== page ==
Tuesday, March 5, 2013

Writing 101: What Should You Blog About?

I must admit, I've been avoiding this topic for a while, though I see it crop up constantly. Many self-published authors are told to start blogging to build a fan base, which sounds simple enough. Doesn't everybody offer free blogs these days? Isn't design easy thanks to built-in templates? So you create your blog and pick a pretty design...and then horror strikes. What the heck are you supposed to blog about?

Blogs, Books and Writing...Oh, My

It seems like there ought to be a simple solution, right? After all, you're a writer...shouldn't blogging be a breeze? In truth, maintaining a blog can be pretty hard work, especially when you'd rather be hard at work on your next book. It's especially hard if you aren't committed to your topic. So...what's your topic?

In the world of self-published author blogs, there are a few different types of blogs you'll see a lot.
  • The author blog: This is a blog dedicated to telling readers about your work as a writer. What are you working on now? What happened today? Allowing readers into the process of your writing can be a very effective blogging style, but make sure you've got stuff to write about. This is why I personally have avoided writing a full-on author blog of this sort; I can't find a way to make typing for 12 hours day sound at all entertaining. Molly Snow's is one of the really good author blogs out there.
  • The book blog: If you're a writer, it follows that you love books. This is why a great deal of self-published authors have book blogs. A book blog is a great choice because there's always something new to write about and lots of interesting recurring features you can add. Book reviews, cover reveals, excerpts, sneak peeks and author interviews are all common elements on book blogs. You'll find a good example at Aside From Writing.
  • The personal blog: If you're an interesting person, or capable of writing blog posts that make you sound as though you are, you can always maintain a personal blog that features a mix of all your activities and snippets of daily life. Here, you'll talk about your writing, your reading and other aspects of your life. If you're naturally open and lead a pretty interesting life, this may be a perfect choice. A good example of this type of blog can be found courtesy of Annalisa Crawford.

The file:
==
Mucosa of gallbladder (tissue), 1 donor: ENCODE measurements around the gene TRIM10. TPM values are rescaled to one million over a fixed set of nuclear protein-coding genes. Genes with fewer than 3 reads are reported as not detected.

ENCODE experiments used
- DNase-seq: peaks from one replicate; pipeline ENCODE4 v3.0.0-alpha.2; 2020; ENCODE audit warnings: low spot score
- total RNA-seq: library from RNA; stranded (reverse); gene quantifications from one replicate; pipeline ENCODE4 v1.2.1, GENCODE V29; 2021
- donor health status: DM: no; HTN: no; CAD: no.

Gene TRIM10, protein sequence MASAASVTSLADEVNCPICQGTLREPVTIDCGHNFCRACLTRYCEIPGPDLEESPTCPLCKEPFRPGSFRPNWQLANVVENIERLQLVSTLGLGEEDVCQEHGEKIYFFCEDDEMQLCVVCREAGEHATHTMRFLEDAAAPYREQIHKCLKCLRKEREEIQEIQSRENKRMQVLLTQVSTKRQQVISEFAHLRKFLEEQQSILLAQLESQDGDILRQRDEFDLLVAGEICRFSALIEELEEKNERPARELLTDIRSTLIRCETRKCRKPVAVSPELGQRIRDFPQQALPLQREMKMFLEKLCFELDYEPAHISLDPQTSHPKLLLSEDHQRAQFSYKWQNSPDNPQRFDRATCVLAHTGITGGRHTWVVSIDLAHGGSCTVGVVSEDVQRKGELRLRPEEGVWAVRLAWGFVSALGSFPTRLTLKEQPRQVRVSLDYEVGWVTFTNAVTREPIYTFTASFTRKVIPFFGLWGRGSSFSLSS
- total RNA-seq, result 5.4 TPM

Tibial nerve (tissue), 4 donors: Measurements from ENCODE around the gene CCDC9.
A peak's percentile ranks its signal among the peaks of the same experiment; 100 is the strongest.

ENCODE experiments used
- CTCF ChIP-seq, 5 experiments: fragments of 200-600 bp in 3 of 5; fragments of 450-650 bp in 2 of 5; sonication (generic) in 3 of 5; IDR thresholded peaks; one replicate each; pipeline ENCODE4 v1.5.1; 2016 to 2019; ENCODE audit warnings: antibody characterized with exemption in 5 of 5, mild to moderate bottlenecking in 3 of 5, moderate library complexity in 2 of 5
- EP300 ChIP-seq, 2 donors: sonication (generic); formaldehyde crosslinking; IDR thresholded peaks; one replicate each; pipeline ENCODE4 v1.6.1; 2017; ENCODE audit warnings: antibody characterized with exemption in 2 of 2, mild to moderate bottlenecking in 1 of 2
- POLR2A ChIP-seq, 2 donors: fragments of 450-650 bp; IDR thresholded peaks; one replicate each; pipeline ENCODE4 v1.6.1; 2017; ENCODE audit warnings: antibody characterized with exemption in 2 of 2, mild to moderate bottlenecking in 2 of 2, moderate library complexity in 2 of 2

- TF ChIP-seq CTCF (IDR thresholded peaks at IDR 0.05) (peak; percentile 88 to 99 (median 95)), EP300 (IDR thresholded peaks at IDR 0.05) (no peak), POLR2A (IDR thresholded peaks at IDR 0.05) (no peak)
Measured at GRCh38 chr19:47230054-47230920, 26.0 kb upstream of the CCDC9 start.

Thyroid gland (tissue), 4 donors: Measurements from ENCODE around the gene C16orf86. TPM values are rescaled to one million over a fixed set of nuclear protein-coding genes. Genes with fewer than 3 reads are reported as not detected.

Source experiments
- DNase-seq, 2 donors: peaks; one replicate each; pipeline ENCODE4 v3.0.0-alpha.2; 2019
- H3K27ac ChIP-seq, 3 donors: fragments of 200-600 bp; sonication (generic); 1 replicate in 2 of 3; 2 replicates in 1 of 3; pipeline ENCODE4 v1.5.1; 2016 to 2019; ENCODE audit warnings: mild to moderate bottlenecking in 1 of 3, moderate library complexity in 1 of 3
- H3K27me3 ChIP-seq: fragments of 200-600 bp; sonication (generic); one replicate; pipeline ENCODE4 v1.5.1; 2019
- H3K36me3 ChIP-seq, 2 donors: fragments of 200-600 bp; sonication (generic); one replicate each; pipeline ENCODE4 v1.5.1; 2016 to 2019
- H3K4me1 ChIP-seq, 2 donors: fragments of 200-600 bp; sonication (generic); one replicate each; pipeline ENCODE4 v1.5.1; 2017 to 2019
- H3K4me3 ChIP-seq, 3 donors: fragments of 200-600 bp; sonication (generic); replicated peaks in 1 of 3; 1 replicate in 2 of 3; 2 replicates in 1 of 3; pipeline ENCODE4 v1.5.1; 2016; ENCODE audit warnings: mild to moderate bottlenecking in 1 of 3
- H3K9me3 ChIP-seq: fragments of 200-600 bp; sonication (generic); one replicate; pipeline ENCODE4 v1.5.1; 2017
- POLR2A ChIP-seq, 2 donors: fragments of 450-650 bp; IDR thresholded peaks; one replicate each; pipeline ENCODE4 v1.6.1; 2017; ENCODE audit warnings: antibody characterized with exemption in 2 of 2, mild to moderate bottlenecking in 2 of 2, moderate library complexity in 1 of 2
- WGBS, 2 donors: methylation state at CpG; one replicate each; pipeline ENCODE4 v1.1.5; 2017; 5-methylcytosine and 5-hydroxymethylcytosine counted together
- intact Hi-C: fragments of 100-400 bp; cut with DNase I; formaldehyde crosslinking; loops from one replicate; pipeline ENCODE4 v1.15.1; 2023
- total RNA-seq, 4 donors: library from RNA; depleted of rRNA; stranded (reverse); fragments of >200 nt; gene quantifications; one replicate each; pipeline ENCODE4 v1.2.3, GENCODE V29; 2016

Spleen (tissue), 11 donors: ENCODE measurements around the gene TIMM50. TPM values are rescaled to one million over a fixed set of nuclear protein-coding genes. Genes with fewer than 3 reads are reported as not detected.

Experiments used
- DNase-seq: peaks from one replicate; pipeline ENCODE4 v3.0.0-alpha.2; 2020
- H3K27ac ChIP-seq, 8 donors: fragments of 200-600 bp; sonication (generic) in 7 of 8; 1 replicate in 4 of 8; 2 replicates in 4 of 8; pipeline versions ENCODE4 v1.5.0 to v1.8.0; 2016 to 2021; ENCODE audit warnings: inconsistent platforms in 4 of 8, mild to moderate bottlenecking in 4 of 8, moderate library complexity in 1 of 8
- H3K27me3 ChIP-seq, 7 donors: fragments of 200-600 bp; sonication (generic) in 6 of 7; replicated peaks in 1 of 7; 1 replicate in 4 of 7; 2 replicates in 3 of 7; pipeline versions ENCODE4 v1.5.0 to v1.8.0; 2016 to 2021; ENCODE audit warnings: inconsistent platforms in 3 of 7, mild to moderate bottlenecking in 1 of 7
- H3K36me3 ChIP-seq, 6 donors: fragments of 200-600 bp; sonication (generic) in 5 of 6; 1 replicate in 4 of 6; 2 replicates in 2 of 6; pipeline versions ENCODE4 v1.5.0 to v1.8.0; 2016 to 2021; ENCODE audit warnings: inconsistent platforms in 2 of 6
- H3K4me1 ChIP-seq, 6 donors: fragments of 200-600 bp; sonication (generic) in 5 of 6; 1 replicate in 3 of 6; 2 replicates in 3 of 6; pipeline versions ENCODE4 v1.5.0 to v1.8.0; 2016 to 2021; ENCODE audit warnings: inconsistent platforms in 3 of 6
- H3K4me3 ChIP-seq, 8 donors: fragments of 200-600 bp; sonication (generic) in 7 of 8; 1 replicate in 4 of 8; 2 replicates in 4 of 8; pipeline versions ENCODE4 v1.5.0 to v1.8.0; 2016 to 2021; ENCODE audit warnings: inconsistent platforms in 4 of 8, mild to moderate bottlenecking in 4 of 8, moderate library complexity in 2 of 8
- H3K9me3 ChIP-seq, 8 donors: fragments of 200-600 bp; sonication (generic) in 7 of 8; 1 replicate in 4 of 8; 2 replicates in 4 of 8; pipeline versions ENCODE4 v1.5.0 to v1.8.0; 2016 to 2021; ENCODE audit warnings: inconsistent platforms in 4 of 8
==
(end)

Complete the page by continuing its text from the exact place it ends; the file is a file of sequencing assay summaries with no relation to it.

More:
• The niche blog: If you are an expert or an enthusiast in any particular topic, and it happens to pertain to any aspect of writing or reading or books, you should use it. Parlay this interest into a blog, as I have done. Look to Redwood's Medical Edge to find a much better example of a writing-related niche blog.
If you don't want to blog about your own writing, blog about other people's. Or maybe blog about writing in general, books you love. Whatever you choose, blog about something that you are interested in and something you can write about with some degree of knowledge or skill. Make sure the information you blog is correct, or you will lose credibility with readers. And stick with it. Many self-published authors are discouraged by very slow progress, but if you continue to blog and strike up professional relationships with other bloggers you will slowly build up a base of readers.

[+/-] Show Full Post...


  1. Great post (and blog!), Jane. I think writers who want to start a blog need to remember that we all have something to contribute. I enjoy visiting blogs and reading the ideas and snippets of life from other authors and book bloggers. Blogging definitely has opened up a world for us, in contrast to the handful of years ago when we only had print media to turn to. Thanks for running a great blog here!

  2. Lol... thanks for the shout out - I'm definitely on the side of 'making it sound like I'm an interesting person'!! :-)

  3. Thanks for the comments, ladies! I find you very interesting, Annalisa.

  4. Blog work is hard work and you provided some good guidance. It is learning all the way and patience is virtue. Thanks for providing the professional opinion that it is okay to keep the nose to the stone since it is not an overnight thing. (my walk away impression) - John

  5. Glad you liked the post, John! Thanks for your comment.